Over the past 48 hours you might have noticed the recurring presence of a verbose copy-and-pasted message heavy in legal-speak come up in your Facebook feed, claiming that any content Facebook users post to their profile is protected under Copyright law.
The message looked like this:
Before you copy it onto your own page you should know that the information is actually FALSE, something the Facebook Newsroom confirmed today with a ‘Fact Check’ statement addressing the viral post:
“There is a rumor circulating that Facebook is making a change related to ownership of users’ information or the content they post to the site. This is false. Anyone who uses Facebook owns and controls the content and information they post, as stated in our terms. They control how that content and information is shared. That is our policy, and it always has been.”
Remember when you signed up to Facebook you had to agree to the Terms of Service? – probably not, because it was 2008, Facebook was considered the lesser info-sharing cousin of MySpace, and most people hurried through ticking boxes in the ‘Terms of Service’ section so they could see how fat their ex had gotten – however, when you did agree to the terms, you in turn agreed to the following (via section 2: ‘Sharing Content and Information’):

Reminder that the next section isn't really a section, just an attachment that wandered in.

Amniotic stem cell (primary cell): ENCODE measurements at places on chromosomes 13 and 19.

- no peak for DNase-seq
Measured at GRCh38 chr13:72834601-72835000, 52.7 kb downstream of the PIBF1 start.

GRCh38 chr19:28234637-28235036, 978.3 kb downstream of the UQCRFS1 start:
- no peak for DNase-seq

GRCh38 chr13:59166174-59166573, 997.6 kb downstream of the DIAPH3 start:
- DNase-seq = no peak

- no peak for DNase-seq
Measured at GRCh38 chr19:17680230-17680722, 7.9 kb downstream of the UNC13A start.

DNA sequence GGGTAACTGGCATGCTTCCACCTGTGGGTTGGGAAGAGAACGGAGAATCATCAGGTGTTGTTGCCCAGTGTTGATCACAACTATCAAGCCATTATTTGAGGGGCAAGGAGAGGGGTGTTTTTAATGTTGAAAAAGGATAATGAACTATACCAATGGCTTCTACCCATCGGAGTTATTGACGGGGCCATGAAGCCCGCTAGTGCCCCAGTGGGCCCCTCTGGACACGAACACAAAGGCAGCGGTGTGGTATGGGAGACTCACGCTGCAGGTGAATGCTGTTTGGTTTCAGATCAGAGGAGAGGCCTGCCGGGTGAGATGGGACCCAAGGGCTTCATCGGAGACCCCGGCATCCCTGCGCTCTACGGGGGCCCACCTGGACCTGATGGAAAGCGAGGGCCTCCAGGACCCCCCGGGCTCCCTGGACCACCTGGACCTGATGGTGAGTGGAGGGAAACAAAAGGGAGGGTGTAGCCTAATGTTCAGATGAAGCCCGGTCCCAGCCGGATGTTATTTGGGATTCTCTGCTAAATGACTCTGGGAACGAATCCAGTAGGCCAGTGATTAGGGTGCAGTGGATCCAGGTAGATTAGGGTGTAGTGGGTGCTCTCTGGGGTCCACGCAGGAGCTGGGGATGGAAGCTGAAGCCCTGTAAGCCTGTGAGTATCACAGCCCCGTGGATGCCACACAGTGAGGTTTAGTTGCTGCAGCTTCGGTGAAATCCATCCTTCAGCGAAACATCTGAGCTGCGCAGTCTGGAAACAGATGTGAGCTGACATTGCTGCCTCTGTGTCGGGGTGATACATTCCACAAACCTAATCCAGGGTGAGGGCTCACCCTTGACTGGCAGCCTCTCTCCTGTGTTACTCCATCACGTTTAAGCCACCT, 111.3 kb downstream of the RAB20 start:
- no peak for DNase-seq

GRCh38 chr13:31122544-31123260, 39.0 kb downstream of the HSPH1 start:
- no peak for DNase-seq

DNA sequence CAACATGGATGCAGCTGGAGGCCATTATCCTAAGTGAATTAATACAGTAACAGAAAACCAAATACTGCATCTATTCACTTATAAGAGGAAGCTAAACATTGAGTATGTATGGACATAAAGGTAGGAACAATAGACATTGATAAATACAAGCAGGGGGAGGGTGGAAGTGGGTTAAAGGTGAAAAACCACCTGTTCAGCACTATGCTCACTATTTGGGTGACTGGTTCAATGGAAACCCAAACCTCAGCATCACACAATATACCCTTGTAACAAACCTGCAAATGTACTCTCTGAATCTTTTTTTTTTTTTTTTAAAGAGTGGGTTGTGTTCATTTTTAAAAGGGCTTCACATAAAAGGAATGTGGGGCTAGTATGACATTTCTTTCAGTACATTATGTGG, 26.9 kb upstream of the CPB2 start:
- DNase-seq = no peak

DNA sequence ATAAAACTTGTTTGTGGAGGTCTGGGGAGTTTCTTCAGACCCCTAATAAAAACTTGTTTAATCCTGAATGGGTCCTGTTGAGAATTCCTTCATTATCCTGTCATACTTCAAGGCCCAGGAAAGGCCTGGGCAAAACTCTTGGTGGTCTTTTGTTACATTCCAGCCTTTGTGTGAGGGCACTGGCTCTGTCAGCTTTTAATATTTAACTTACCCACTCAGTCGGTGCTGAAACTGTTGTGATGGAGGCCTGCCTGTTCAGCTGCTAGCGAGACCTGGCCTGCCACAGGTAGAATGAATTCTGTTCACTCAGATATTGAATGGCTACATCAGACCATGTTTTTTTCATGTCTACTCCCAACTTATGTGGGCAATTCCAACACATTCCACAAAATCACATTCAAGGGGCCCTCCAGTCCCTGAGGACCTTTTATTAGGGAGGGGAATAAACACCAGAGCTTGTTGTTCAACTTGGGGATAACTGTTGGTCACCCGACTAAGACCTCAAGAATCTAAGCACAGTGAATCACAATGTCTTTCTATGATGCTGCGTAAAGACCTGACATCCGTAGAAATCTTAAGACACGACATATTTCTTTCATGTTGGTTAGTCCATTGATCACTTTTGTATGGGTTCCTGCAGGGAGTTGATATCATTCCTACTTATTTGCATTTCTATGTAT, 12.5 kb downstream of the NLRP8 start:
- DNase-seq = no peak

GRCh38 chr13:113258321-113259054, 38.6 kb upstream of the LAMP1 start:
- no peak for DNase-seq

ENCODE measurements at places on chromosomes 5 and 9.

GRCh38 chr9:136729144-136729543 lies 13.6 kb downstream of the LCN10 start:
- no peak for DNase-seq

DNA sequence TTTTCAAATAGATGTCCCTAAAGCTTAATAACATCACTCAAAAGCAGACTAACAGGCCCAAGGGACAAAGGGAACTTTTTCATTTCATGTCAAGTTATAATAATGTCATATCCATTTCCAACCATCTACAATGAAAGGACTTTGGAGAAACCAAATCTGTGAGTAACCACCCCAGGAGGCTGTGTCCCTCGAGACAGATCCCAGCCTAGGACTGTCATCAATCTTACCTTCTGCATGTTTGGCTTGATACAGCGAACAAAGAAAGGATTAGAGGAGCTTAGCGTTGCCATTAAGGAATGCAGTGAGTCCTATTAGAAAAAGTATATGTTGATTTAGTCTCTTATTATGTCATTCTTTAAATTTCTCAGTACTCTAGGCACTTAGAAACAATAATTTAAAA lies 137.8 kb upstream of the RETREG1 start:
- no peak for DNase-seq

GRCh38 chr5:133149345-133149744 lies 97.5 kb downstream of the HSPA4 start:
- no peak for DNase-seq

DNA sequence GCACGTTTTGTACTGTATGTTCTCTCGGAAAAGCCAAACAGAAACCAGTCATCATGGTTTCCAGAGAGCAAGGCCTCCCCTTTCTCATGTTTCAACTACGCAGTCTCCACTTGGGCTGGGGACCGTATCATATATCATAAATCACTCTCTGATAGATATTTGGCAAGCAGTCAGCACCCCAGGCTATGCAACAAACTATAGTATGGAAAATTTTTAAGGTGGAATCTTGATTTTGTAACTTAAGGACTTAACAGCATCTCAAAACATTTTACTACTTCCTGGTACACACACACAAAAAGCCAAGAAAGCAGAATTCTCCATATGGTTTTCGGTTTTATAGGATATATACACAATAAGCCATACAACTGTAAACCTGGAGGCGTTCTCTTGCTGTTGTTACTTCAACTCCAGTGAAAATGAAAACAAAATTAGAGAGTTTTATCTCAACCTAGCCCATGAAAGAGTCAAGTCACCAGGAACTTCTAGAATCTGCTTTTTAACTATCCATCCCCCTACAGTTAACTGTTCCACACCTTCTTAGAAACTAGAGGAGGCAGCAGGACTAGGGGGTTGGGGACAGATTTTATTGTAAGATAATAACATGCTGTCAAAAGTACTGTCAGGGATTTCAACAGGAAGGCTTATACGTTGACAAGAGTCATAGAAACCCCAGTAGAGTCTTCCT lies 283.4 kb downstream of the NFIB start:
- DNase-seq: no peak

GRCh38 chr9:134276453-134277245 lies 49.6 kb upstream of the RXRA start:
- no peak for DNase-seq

“For content that is covered by intellectual property rights, like photos and videos (IP content), you specifically give us the following permission, subject to your privacy and application settings: you grant us a non-exclusive, transferrable, sub-licensable, royalty-free, worldwide license to use any IP content that you post on or in connection with Facebook.”
Essentially, you have a user contract with Facebook that overrides any jargon-y legalese you can post on your wall such as the above. It’s all part of being a Facebook user, for better (ENJOY THE PHOTOS OF EVERY ONE OF MY HOLIDAY MEALS EVERYONE!!) or worse (ENJOY THE PHOTOS OF EVERY ONE OF MY HOLIDAY MEALS EVERYONE!!).
The integrity of Facebook’s protection of user’s privacy and its data use policy is regularly coming under scrutiny, and the only option if the fine print details concern you is to permanently delete your account and re-enter the real world . Of course, the problem with THAT is you’ll have no way to quantify how excellent your new haircut/baby/infinity pool photo/breakfast is. Urgh. What to do?
First World Problems etc.